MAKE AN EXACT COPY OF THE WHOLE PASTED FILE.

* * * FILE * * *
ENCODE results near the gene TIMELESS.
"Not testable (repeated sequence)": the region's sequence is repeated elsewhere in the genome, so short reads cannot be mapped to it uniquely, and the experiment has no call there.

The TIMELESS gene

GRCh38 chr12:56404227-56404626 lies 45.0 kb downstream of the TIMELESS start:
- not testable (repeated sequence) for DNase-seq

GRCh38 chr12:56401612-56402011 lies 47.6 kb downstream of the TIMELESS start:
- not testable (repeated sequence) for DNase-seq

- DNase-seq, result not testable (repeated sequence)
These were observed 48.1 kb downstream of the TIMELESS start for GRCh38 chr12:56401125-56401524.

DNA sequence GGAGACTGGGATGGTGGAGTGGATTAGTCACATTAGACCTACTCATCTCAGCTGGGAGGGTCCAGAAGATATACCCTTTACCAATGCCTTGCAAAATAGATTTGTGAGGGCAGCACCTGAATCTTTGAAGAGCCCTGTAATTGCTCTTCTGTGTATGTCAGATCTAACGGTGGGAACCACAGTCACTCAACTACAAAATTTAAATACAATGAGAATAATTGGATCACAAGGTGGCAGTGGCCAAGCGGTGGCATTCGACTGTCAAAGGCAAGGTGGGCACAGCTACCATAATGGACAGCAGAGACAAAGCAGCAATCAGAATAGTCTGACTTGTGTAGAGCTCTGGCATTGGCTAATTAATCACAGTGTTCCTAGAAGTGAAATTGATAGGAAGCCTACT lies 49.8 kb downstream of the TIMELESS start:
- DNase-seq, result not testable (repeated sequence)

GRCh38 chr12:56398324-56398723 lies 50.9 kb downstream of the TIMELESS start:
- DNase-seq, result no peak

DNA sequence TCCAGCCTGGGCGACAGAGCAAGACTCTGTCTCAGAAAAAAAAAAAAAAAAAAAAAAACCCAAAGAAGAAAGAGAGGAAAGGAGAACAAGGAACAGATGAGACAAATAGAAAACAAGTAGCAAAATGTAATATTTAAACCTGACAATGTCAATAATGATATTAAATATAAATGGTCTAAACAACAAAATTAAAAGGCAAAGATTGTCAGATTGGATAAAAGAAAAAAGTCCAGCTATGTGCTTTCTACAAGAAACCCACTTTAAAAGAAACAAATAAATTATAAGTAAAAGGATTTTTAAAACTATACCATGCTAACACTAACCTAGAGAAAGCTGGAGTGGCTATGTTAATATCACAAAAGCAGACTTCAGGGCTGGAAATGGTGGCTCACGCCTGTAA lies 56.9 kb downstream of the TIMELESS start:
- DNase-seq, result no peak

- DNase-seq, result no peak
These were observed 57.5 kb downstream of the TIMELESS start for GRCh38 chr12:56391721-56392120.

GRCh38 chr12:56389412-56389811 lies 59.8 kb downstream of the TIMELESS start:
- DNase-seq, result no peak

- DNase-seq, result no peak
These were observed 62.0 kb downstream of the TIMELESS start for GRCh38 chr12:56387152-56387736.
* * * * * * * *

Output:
ENCODE results near the gene TIMELESS.
"Not testable (repeated sequence)": the region's sequence is repeated elsewhere in the genome, so short reads cannot be mapped to it uniquely, and the experiment has no call there.

The TIMELESS gene

GRCh38 chr12:56404227-56404626 lies 45.0 kb downstream of the TIMELESS start:
- not testable (repeated sequence) for DNase-seq

GRCh38 chr12:56401612-56402011 lies 47.6 kb downstream of the TIMELESS start:
- not testable (repeated sequence) for DNase-seq

- DNase-seq, result not testable (repeated sequence)
These were observed 48.1 kb downstream of the TIMELESS start for GRCh38 chr12:56401125-56401524.

DNA sequence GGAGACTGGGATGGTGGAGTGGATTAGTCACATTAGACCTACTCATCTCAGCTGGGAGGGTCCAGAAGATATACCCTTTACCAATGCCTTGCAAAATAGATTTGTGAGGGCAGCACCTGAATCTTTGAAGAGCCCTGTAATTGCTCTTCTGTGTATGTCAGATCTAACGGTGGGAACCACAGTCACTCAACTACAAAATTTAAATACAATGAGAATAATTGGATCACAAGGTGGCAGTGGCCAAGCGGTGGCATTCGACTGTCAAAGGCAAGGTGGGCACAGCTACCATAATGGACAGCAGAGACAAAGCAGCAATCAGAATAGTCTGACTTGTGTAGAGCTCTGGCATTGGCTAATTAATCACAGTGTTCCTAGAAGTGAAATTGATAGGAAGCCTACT lies 49.8 kb downstream of the TIMELESS start:
- DNase-seq, result not testable (repeated sequence)

GRCh38 chr12:56398324-56398723 lies 50.9 kb downstream of the TIMELESS start:
- DNase-seq, result no peak

DNA sequence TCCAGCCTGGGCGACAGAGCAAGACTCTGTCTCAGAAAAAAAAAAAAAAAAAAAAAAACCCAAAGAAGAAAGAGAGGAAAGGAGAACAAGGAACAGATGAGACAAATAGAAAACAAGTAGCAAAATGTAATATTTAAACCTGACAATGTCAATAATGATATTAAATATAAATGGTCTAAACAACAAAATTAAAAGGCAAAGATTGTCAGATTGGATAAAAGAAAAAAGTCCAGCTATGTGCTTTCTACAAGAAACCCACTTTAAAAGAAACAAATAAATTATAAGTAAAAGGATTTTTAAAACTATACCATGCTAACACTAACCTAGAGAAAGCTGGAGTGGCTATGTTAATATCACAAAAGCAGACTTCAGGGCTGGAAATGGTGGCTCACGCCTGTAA lies 56.9 kb downstream of the TIMELESS start:
- DNase-seq, result no peak

- DNase-seq, result no peak
These were observed 57.5 kb downstream of the TIMELESS start for GRCh38 chr12:56391721-56392120.

GRCh38 chr12:56389412-56389811 lies 59.8 kb downstream of the TIMELESS start:
- DNase-seq, result no peak

- DNase-seq, result no peak
These were observed 62.0 kb downstream of the TIMELESS start for GRCh38 chr12:56387152-56387736.